Most concerning is governments used ESG across different public sectors, and it's possible that governments were compromised for several months before the malware was found. US governments and several private corporations, including Samsung, Delta Airlines, Kraft Heinz, and Mitsubishi, were affected. Silent data exfiltration could open several people and companies to potential other targeted threats or identity theft.

Luckily for administrators, Barracuda released several Indicator of a Compromise (IoC) log entries that should be available for review. The IoC entries include file names, MD5 hashes, and types of activity that can be useful to determine if your environment has SeaSide or SeaSpy installed on a Barracuda ESG appliance. Both network and endpoint IoC entries should display if your appliances are compromised. Still, Barracuda also offers administrators a set of rules that can be set up to hunt down any malicious .tar files stored on the environment or downloaded from the initial malicious email message.

For any organization with Barracuda appliances installed on their network, administrators must install the latest security patches addressing the current vulnerability and any others in the future. If administrators still need to monitor CVEs and current products for security patches, a system should be in place to send alerts when a vulnerability is found and reported. Vulnerabilities are given a numeric risk factor, and more risk makes it even more dangerous to delay patches. CVEs with published proof of concept (PoC) scripts are also dangerous because the PoC can be used to exploit the vulnerability immediately.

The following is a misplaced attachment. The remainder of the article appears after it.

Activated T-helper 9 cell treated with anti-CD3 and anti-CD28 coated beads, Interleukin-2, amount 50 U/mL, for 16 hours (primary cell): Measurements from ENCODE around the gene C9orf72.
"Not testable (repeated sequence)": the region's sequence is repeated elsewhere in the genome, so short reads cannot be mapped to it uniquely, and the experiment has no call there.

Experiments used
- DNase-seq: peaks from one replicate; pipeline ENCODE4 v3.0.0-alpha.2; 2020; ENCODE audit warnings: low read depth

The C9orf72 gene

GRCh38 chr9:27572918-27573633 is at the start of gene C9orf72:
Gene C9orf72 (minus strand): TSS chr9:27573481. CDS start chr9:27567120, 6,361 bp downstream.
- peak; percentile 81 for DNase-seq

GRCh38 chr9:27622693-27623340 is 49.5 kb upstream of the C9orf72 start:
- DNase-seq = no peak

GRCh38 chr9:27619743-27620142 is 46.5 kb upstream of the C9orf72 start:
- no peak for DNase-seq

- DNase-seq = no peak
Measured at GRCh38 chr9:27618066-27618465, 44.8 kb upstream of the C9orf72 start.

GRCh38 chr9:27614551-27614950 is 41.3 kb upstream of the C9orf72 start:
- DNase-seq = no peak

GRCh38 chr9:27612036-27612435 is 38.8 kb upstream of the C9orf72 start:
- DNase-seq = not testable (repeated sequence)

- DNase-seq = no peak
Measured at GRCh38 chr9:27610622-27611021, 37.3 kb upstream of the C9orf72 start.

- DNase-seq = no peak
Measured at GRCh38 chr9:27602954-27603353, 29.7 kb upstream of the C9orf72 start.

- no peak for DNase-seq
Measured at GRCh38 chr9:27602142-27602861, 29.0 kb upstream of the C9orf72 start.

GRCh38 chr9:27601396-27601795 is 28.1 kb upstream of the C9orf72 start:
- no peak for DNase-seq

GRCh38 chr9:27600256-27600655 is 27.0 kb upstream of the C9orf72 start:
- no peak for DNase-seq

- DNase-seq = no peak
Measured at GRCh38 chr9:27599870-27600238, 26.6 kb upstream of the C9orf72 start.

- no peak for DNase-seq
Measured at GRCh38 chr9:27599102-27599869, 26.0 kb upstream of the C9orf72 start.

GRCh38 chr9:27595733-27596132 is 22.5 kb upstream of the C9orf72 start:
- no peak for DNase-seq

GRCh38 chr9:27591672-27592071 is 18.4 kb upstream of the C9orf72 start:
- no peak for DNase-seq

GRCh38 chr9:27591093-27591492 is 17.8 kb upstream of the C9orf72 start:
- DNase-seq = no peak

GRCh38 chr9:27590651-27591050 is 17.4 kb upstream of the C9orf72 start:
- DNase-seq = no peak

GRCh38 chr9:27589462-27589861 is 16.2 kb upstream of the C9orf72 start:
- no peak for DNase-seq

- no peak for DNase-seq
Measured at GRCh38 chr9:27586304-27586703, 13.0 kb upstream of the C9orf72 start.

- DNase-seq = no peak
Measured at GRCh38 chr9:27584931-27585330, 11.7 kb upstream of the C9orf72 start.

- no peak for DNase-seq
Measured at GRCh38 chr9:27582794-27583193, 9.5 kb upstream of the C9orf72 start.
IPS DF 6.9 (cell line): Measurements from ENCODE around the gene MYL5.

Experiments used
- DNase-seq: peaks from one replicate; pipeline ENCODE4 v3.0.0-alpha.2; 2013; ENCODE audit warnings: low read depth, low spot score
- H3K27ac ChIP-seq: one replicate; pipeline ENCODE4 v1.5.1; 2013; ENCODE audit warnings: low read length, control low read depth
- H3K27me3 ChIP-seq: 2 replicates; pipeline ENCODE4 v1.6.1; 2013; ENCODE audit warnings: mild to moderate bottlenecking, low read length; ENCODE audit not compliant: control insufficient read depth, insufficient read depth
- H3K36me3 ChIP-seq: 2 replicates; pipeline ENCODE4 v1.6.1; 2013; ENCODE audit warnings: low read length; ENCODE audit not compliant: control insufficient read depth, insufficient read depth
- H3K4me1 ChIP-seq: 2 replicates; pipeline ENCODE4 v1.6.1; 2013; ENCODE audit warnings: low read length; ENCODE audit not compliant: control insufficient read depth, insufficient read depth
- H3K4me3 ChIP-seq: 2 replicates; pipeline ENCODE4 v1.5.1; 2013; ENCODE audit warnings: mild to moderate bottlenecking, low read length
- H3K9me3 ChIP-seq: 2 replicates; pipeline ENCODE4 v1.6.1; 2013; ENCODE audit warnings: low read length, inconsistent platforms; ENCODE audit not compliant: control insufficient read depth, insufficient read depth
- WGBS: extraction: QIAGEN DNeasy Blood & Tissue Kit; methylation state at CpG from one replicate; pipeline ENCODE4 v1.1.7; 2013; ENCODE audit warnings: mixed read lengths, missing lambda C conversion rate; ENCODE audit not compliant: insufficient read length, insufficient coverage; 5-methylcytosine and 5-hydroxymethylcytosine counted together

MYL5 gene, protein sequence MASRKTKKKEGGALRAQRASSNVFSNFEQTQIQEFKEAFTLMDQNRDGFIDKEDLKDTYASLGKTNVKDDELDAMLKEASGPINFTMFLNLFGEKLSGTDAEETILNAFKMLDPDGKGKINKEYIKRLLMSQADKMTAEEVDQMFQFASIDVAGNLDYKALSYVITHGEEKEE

Focus on the Importance of Email Security and Email Filtering

Many of today's malware injections and network compromises start with a malicious email. Researchers into the Barracuda compromise admit that the attack was from a highly skilled group of cyber-criminals. Still, the rumors that it's a state-sponsored attack stemming from China have been unfounded. Attacks at this scale are usually from organized cyber-crime rings looking for a mass amount of private information, intellectual property, and sensitive corporate and government data. Organized hacker rings typically consist of individuals across multiple countries.

Although the Barracuda ESG appliances are meant to protect corporations from specific threats, more than one source of failure is not advisable. Having a system in place to directly address phishing adds protection to employee inboxes when another source fails. Protection solutions, including SpamTitan Plus, analyze incoming emails for any potential malware and block it from reaching the intended recipient.

Saltwater, SeaSide, and SeaSpy aren't the only exploits on cybersecurity systems that start with a malicious email, and they certainly won't be the last. Email protection against phishing and malicious attachments is necessary to defend against these threats. Adding phishing and spam protection to your environment requires a product that explicitly identifies these malicious messages, preferably using artificial intelligence so that the environment is better protected against zero-day threats and sophisticated bypasses built to avoid detection.

Cybersecurity should be done in layers, and one layer is email protection. Other solutions, including Barracuda, add layers, but any solution should never be the only one used to defend against a specific threat. TitanHQ has several solutions that protect against email-based threats and stop sophisticated ones like SeaSide and SeaSpy. Check out our Barracuda Essentials Alternative or start a free trial today.